Rule 5 options for the Minnesota Twins
The traditional last thing that happens in the week of the winter meetings is the Rule 5 draft. Thursday morning, bright and early (9 a.m. ET), the draft will begin. The draft will go until no more players are selected in a round, then proceed to the next phase. There is a major league phase and a AAA phase (a AA phase was previously held, but was eliminated in the collective bargaining agreement put into place in December 2016).
After a few moves, the Twins are down to 36 players on their 40-man roster. They could feasibly address one or more of their holes in this manner. Who would make some sense?
There really are no pitchers that the Minnesota Twins could select and reasonably expect to stick in the starting rotation through the entire season, especially with the depth of excellent starting pitching in the upper minors that the Twins have currently.
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Right-handed power/bench bat could be solved in an interesting way by bringing on current Blue Jays catcher Max Pentecost. Pentecost has struggled with injuries and not been in the upper minors in his career thus far or behind the plate very much due to those injuries, but he’s finally healthy, and many were lauding his work in the Arizona Fall League behind the plate. He could work with Mitch Garver to back up Jason Castro behind the plate and also provide a solid bat for DH or giving Joe Mauer a break at 1B now and again as well.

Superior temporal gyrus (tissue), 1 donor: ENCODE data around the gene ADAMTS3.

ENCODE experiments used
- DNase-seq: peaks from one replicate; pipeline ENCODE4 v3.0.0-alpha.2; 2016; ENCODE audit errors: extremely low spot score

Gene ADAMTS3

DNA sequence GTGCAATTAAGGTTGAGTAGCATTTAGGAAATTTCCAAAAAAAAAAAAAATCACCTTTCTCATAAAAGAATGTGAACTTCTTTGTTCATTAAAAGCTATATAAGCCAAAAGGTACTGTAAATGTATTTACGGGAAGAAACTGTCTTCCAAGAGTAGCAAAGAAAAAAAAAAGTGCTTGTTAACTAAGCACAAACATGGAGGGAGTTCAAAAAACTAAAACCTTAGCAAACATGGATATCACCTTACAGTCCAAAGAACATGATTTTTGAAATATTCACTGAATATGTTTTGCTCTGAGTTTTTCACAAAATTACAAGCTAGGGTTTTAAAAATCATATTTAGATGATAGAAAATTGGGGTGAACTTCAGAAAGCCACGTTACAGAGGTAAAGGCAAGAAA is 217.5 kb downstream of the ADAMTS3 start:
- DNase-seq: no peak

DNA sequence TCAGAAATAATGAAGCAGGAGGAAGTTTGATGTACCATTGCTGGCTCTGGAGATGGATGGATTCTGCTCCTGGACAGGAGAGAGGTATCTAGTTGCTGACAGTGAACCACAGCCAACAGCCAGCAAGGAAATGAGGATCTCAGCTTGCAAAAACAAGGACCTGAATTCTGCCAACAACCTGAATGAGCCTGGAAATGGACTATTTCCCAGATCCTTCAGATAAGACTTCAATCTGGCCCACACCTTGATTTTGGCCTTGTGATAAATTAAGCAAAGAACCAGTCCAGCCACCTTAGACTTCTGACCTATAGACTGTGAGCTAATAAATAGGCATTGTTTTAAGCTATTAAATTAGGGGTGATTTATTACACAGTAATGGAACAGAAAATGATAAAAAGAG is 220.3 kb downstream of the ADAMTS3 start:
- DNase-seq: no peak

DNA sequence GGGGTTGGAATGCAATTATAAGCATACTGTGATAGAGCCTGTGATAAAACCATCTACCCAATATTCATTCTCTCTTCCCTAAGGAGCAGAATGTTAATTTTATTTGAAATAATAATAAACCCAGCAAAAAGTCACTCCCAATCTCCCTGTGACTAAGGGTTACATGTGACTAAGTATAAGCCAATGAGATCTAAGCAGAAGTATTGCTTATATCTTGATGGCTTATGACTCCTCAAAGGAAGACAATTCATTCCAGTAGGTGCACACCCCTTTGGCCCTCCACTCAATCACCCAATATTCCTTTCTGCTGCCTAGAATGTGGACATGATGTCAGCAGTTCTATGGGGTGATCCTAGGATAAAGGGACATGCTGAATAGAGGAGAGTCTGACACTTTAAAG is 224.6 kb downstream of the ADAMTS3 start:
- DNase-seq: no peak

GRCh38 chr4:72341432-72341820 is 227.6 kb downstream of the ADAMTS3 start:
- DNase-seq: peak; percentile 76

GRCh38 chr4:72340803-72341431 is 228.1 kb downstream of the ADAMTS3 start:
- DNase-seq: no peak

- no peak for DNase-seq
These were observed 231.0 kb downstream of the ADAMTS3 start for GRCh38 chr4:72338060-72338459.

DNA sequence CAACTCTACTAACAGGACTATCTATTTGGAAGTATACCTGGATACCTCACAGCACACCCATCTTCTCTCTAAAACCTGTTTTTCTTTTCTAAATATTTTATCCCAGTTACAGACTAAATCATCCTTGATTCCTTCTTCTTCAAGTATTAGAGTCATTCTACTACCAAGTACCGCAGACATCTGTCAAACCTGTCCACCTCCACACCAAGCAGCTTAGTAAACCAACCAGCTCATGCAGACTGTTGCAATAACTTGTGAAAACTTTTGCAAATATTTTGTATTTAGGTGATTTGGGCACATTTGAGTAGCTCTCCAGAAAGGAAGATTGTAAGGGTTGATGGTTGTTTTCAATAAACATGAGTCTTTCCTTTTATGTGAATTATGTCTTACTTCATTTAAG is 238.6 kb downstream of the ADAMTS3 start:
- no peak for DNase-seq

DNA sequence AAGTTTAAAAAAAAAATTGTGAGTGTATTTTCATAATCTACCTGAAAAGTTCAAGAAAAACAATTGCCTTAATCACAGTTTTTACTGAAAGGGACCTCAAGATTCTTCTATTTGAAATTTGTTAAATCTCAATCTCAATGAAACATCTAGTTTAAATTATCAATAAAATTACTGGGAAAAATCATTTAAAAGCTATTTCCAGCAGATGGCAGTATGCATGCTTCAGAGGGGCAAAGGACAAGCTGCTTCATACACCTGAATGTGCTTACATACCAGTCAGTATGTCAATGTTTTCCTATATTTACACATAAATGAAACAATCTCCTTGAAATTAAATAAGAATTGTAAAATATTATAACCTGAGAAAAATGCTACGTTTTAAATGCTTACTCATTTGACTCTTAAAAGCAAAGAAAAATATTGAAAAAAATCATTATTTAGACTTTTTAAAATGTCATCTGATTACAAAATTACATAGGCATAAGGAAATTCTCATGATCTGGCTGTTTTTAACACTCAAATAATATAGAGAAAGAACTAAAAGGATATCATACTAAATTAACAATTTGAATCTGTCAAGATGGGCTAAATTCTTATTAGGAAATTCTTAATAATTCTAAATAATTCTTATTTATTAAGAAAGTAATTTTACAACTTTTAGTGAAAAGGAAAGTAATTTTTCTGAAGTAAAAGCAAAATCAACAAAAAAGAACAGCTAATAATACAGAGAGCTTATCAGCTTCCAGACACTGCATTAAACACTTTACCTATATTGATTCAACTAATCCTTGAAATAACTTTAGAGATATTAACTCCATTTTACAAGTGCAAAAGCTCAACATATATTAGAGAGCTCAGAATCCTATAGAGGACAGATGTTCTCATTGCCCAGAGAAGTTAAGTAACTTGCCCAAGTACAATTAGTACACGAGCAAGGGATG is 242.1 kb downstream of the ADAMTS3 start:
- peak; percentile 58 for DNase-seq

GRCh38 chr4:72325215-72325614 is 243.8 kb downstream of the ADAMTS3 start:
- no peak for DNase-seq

There are a host of bullpen arms available, though interestingly, two of the more desired bullpen arms are actually guys eligible from the Twins own organization. Outside of the Twins’ guys, the two I would target both come from the New York Yankees organization in Jose Mesa and Raynel Espinal, who both have electric arms and have worked both as starters and relievers, so they could provide long relief for the bullpen.
The Yankees also have a very intriguing bat to select, though he’s limited defensively and would likely mean the end of Kennys Vargas in Minnesota. Mike Ford was an undrafted free agent in 2013 out of Princeton, and while he’s not a guy who will likely club major power numbers, he has incredibly impressive contact skills and batting eye, with a 94/72 BB/K in the upper minors last season.
The Minnesota Twins made a huge improvement in 2017 to end up in the playoffs. Hopefully this week is the first of many steps that get the team even further in 2018!